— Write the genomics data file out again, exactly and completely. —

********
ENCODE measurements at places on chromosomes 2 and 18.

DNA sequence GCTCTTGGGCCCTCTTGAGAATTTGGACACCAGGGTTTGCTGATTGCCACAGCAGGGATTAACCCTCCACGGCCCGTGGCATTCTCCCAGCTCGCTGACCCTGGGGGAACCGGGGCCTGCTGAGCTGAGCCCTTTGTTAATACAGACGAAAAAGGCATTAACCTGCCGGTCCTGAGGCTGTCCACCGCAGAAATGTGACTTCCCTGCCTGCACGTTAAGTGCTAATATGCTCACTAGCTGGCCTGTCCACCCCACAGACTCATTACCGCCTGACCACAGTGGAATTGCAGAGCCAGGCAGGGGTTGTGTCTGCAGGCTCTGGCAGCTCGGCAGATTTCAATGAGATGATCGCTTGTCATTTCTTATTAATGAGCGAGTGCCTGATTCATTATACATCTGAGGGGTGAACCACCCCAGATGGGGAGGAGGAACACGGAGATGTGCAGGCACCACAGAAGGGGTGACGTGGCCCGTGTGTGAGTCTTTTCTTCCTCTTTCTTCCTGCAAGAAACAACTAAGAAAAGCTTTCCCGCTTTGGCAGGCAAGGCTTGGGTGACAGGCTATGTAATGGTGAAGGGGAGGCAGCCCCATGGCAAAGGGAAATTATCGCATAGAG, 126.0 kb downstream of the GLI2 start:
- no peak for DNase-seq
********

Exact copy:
ENCODE measurements at places on chromosomes 2 and 18.

DNA sequence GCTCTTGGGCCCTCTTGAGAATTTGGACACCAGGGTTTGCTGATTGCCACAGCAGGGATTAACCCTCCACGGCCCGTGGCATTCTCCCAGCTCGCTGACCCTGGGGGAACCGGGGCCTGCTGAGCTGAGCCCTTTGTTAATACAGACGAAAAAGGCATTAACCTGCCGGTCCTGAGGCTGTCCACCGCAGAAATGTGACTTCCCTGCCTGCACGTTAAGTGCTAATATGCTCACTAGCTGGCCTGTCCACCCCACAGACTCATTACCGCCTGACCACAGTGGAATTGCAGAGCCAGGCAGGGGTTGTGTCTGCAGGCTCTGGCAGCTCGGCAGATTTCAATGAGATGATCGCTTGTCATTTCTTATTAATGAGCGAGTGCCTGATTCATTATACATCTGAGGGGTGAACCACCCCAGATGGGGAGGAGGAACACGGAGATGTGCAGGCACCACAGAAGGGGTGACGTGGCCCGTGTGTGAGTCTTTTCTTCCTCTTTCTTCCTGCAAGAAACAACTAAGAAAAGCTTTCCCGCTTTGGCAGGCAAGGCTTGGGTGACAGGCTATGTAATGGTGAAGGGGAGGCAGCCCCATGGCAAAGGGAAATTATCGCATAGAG, 126.0 kb downstream of the GLI2 start:
- no peak for DNase-seq